As we were preparing for Daniel’s first trip to the beach, John and I both suspected our younger son would enjoy himself, but we didn’t consider that a given. He often needs time to warm to new experiences.
He comes home from preschool with his sneakers full of sand, so we were fairly sure he would like building sand castles. And he is a huge fan of what John calls “Splashtown USA,” the sprinkler, water table, and wading pool John sets up in our yard. Still, it took Daniel a few weeks to find the courage to climb into the wading pool.
Walking onto the beach for the first time last week, Daniel’s eyes lit up. He laughed and laughed and repeated the phrase he had heard John use, “Big sandbox!” It took me back two years to when Leo first saw the beach—also at 2 1/2—and marveled in those first moments, his face aglow. But this experience was very much Daniel’s, not a re-run of Leo’s, but rather an entirely fresh and riveting sequel.
As Daniel strutted onto the beach with his brother and four of their cousins, it was obvious he loved the sand. And that first day he stood happily in the waves, smiling and watching them crash against his legs.
Then the next day came, and he wouldn’t go anywhere near the water.
As his brother and older cousins leapt and shouted and performed karate chops on what they call “King Kong waves,” Daniel insisted on keeping a good distance from the ocean. I’m not a water person, so I was fine with playing in the sand instead.
Still I knew that Daniel was missing out on something he would actually love. So as the week continued, and he enjoyed collecting shells, burying his father in the sand, and sending me and his aunts for bucket after bucket of water, I decided it was time to persuade him that the waves were also part of the fun.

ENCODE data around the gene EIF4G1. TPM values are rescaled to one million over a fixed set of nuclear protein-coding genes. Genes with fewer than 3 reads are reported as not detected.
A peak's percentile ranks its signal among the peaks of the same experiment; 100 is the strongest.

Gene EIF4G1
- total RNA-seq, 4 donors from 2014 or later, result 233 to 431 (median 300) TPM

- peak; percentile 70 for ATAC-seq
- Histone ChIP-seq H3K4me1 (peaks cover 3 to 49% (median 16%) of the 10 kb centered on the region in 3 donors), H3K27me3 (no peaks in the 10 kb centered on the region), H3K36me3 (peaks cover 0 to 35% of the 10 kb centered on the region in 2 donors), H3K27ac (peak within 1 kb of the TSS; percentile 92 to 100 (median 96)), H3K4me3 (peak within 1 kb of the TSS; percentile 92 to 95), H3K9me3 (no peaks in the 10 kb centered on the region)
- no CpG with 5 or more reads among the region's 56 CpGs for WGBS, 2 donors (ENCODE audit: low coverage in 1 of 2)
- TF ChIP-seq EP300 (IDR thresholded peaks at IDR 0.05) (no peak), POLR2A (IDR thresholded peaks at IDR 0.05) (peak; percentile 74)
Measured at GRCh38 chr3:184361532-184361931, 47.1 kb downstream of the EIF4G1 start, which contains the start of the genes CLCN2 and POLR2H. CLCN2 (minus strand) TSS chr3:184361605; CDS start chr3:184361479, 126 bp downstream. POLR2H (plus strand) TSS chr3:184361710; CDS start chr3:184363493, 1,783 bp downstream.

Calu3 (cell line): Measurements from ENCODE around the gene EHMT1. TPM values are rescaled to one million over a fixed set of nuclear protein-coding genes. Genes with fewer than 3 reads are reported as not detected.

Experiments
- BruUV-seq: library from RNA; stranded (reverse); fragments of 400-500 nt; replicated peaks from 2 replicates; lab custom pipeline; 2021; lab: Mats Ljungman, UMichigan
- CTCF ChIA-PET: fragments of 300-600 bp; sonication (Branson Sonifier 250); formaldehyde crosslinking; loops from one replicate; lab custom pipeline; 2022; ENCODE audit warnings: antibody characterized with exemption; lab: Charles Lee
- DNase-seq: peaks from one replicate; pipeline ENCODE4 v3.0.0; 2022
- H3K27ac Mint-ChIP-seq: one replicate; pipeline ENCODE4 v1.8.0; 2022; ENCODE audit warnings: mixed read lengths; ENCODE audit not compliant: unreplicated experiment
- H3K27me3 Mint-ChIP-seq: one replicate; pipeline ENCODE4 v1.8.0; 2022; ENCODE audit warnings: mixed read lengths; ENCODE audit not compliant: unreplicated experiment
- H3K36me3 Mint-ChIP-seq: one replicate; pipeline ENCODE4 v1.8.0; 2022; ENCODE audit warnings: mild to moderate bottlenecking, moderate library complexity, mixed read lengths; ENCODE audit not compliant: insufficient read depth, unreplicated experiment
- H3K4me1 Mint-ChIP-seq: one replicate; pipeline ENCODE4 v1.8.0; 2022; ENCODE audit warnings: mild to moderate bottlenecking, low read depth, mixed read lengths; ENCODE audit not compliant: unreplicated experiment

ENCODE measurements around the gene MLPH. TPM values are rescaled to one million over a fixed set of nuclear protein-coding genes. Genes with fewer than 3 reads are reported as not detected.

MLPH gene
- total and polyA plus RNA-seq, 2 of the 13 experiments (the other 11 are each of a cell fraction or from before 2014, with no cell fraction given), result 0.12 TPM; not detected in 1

So I carried him down to the water. He clung to me in fear, as he used to do whenever he saw his brother ride a carousel. Inching bit by bit toward the water, we watched the waves together. As they hit my ankles, and Daniel realized he was still dry, he started to relax and laugh. Then I held him down so he could dip his fingers into the water. Soon enough he had squirmed off my hip to stand in the waves, jumping with my hands under his arms, helping him leap.
That’s our boy. He has his fears. He still shivers when he sees the Penny Pony at Shoppers, and he can’t understand why terrifying swings are included on otherwise fantastic playgrounds. But he can also be brave. He showed unimaginable courage when we met him in China 11 months ago. And watching him overcome his fear of the waves was one of the highlights of a fun-filled, exhausting vacation.
The next day, of course, we had a new problem. Daniel didn’t want to be anywhere except at the water’s edge. Even when a larger wave caught us unawares and he ended up with a mouthful of saltwater, he just laughed and said, “Again! Again!”
Too bad the next “again” will have to wait for next summer for our family of four. For now, we’ll be enjoying our very own “Splashtown USA.”
Most of these photos were taken by my talented younger sister Treasa Beyer, who also knit the lovely beach blanket Daniel is sitting on.